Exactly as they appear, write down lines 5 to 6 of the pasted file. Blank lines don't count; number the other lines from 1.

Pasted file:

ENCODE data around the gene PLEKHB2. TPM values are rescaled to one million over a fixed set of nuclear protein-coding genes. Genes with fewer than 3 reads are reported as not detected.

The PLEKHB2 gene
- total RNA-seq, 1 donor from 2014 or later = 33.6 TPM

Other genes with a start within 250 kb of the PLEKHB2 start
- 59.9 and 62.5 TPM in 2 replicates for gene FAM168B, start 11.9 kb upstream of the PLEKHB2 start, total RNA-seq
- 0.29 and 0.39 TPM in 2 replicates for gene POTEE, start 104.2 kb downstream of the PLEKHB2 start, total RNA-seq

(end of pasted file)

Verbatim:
- 59.9 and 62.5 TPM in 2 replicates for gene FAM168B, start 11.9 kb upstream of the PLEKHB2 start, total RNA-seq
- 0.29 and 0.39 TPM in 2 replicates for gene POTEE, start 104.2 kb downstream of the PLEKHB2 start, total RNA-seq